A Hungarian television presenter, known for his anti-Semitic and racist remarks, has handed back a prestigious state award after an outcry by local journalists, the Israeli embassy and others.
"The [award] is not worth it if it going to damage the country," Ferenc Szaniszlo said late Wednesday in a special broadcast of his World Panorama program on the pro government Echo TV channel.
On March 14 the 53-year-old Szaniszlo was awarded the Mihaly Tancsics prize, one of the highest distinctions for journalists in the country, as part of a state honors list to mark Hungary's national day.
In 2011, Echo TV was fined 500,000 forints (1,640 euros, $2,150) by the country's media regulator after Szaniszlo compared members of the ethnic Roma community to "monkeys".
In 2009, he said that, “The western world needs to reckon with … emptying Israel… It can be expected that the Jewish population from Israel … will need to be gradually relocated to Europe and the United States.”
"But who would want six million Israelis?" he then asked.
His award prompted several Hungarian journalists who received the Tancsics award in the past to return their own awards in protest.
The US and Israeli ambassadors to Hungary also called for the withdrawal of the award.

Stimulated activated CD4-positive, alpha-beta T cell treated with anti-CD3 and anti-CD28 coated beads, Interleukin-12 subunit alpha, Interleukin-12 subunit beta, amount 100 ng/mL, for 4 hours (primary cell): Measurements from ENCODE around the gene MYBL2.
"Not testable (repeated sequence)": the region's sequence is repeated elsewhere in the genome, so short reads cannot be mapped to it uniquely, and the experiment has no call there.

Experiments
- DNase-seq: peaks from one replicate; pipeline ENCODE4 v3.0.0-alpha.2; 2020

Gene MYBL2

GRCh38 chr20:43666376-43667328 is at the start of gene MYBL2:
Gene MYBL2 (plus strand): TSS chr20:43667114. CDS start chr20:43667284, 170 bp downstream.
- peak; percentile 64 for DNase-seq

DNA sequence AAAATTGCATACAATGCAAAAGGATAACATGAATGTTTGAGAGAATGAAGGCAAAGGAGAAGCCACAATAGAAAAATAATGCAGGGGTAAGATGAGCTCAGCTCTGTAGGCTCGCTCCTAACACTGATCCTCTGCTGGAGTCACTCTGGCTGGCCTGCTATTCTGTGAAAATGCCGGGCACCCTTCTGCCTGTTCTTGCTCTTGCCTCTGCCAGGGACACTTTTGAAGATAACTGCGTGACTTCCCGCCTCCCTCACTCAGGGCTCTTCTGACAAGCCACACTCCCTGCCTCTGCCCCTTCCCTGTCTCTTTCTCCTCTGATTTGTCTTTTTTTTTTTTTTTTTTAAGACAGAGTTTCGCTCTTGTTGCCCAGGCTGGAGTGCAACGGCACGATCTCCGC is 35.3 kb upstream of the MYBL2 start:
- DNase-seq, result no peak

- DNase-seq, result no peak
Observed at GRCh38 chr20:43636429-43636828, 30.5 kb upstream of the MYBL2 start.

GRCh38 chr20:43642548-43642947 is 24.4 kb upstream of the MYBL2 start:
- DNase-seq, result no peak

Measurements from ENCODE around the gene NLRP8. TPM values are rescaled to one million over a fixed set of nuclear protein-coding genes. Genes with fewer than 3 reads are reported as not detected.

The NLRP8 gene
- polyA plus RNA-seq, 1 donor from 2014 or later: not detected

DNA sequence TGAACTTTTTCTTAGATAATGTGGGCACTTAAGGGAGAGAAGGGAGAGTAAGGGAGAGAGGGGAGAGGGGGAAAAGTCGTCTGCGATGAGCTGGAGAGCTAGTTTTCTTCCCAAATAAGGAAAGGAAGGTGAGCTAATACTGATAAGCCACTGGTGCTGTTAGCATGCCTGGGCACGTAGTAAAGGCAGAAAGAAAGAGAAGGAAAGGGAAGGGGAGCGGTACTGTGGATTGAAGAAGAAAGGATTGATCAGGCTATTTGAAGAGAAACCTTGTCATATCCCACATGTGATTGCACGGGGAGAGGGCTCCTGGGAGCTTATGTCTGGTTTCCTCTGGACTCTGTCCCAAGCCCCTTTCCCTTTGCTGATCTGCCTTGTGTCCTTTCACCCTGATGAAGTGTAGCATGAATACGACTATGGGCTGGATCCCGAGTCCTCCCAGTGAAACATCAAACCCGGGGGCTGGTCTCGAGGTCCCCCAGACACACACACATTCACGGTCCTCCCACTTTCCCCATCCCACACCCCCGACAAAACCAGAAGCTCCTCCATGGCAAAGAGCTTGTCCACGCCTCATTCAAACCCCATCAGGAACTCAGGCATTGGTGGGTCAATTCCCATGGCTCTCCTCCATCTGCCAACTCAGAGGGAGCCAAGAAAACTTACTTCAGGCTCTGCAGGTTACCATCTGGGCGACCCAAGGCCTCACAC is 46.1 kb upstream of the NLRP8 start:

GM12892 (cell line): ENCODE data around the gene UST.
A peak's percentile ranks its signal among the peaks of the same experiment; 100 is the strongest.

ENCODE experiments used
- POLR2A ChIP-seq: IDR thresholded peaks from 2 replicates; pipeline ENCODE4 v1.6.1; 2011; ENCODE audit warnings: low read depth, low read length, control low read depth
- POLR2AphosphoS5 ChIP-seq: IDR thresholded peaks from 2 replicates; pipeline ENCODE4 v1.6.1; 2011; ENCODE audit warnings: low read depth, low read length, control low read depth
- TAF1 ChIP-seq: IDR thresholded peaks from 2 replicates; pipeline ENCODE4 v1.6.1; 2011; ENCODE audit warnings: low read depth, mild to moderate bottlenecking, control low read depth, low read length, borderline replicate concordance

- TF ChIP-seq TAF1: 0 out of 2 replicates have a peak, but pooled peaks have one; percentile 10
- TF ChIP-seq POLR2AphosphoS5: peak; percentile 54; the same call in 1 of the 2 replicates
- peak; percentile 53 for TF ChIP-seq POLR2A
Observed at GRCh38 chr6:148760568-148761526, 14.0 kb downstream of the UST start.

The award casts “a shadow” on Prime Minister Viktor Orban’s efforts to combat racism and hate speech, U.S. Ambassador to Hungary Eleni Tsakopoulos Kounalakis said in a statement.
Israel's ambassador to Hungary, Ilan Mor, said that the award was given "to the wrong person for the very wrong reasons."
"His ideas do not belong in a free and democratic society like the one in Hungary," Mor said in a statement.
Zoltan Balog, minister for human resources in Prime Minister Viktor Orban's right-wing government, said he was not aware in advance of Szaniszlo's extremist comments.
Balog originally said he had no means to withdraw the prize but sent a letter Tuesday asking the journalist to hand back the honor awarded "in error".
The presenter denied he was a Nazi or a fascist and said that the US and Israel ambassadors can be happy that they defeated him, according to AFP.
"At least the world now knows there is a little Hungarian channel, a little program prepared to stand up to the global power structure," he said.
There has been a surge in anti-Semitism in Hungary, much of which can be attributed to the rise in power of the racism Jobbik party.
In late November, a far-right deputy from the party called publicly for the resignation of a fellow MP who claimed to have Israeli citizenship.
The comments came after another Jobbik parliamentarian released a statement saying that a list should be compiled of all of the Jewish members of government.
In 2012, Nobel peace laureate and Holocaust survivor Elie Wiesel returned Hungary's highest state honor because of what he called a "whitewashing" of history in the European Union member state.